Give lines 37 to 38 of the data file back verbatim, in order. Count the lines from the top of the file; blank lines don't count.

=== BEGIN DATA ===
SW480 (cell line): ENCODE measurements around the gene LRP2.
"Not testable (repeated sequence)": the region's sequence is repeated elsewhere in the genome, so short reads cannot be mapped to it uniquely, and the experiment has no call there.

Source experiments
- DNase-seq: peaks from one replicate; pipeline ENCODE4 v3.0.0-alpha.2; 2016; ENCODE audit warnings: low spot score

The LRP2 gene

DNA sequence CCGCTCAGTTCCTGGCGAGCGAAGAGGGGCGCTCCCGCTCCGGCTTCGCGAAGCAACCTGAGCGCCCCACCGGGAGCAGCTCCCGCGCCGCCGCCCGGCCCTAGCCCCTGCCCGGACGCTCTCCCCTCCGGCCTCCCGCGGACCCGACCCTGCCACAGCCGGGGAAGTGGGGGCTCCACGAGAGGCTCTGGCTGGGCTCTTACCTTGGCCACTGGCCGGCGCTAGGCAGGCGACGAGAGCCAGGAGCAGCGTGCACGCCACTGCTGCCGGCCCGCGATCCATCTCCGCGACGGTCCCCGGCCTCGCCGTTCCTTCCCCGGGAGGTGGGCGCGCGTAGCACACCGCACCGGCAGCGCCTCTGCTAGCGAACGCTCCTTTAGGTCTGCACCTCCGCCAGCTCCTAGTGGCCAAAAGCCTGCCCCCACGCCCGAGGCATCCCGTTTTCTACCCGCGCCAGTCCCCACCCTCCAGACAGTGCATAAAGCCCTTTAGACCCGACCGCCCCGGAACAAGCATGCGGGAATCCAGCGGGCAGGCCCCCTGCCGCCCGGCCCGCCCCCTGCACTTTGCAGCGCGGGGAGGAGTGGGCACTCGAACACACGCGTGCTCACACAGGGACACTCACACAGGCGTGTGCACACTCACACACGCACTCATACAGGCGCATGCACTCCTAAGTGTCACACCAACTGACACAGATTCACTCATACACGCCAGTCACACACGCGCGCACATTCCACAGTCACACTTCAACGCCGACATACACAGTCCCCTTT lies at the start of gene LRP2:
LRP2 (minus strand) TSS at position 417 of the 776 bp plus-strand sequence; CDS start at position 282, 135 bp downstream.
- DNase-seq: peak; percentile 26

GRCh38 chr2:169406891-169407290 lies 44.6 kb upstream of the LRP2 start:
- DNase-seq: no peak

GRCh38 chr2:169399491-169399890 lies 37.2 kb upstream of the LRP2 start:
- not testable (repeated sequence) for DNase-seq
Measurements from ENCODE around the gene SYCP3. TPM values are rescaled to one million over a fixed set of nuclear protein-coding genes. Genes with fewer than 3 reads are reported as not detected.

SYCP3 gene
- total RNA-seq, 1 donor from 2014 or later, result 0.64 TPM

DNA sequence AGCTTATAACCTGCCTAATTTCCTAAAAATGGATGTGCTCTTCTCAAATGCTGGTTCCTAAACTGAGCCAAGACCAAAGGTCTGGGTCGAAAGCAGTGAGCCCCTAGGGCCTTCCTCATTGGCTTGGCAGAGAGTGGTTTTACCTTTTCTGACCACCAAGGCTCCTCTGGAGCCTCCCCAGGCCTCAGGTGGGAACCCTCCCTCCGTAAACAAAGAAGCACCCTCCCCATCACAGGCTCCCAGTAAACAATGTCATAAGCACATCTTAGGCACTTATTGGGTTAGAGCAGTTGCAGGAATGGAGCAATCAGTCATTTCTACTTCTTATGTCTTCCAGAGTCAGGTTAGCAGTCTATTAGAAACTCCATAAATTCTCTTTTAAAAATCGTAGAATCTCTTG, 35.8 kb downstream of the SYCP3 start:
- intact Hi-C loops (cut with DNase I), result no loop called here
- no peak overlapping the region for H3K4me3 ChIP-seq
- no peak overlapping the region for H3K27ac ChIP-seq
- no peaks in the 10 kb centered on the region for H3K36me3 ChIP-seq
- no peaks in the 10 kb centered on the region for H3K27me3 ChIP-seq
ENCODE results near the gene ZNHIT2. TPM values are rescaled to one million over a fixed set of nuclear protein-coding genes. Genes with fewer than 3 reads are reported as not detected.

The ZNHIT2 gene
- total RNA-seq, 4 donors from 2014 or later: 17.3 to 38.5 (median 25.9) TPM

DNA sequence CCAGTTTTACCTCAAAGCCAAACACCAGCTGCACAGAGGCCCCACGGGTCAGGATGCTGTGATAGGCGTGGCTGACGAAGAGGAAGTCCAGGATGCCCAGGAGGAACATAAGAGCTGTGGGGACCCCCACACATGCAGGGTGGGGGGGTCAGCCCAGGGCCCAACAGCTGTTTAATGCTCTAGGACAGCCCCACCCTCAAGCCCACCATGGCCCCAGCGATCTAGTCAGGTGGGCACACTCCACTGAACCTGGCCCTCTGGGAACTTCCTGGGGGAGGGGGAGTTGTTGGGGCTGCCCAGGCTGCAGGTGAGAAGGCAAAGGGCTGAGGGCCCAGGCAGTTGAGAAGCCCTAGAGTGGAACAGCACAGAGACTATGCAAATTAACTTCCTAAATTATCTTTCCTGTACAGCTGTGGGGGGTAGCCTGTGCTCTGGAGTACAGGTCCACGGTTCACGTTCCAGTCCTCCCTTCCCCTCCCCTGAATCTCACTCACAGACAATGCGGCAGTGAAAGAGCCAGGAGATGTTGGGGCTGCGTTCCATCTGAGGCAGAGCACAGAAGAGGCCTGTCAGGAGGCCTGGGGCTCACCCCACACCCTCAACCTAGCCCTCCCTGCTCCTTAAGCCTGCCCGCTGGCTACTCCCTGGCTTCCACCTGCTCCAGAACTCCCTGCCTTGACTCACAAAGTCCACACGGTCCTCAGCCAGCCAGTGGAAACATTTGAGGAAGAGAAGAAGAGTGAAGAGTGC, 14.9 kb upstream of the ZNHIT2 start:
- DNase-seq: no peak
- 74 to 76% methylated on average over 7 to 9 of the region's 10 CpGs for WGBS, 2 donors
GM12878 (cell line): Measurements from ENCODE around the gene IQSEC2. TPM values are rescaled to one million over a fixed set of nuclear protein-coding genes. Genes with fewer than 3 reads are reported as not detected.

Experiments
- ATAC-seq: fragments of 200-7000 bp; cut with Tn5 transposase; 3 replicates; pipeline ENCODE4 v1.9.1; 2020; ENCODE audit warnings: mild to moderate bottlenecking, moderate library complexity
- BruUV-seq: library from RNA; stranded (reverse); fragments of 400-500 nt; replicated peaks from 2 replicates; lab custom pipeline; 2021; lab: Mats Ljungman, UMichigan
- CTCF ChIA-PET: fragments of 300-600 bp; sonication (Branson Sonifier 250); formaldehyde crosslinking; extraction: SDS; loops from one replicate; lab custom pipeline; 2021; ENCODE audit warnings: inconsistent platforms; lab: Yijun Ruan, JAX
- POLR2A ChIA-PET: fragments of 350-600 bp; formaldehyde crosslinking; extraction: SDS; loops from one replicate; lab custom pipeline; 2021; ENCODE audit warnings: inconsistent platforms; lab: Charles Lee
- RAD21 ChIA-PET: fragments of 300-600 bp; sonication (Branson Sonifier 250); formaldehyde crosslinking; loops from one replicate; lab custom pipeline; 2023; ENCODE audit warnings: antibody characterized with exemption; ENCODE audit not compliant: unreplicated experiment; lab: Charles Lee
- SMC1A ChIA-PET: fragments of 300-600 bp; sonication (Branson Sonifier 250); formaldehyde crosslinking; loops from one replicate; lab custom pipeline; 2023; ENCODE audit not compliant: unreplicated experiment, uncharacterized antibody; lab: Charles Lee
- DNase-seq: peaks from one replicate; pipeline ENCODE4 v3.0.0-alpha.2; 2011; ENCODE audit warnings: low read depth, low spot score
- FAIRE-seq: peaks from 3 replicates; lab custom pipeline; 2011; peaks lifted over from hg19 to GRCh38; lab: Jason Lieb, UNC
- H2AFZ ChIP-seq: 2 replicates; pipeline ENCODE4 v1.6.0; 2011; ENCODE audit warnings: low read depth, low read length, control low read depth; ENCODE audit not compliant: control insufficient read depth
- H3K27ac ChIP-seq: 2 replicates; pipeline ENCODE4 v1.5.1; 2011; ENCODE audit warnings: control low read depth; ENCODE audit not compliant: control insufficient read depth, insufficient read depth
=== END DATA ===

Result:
- FAIRE-seq: peaks from 3 replicates; lab custom pipeline; 2011; peaks lifted over from hg19 to GRCh38; lab: Jason Lieb, UNC
- H2AFZ ChIP-seq: 2 replicates; pipeline ENCODE4 v1.6.0; 2011; ENCODE audit warnings: low read depth, low read length, control low read depth; ENCODE audit not compliant: control insufficient read depth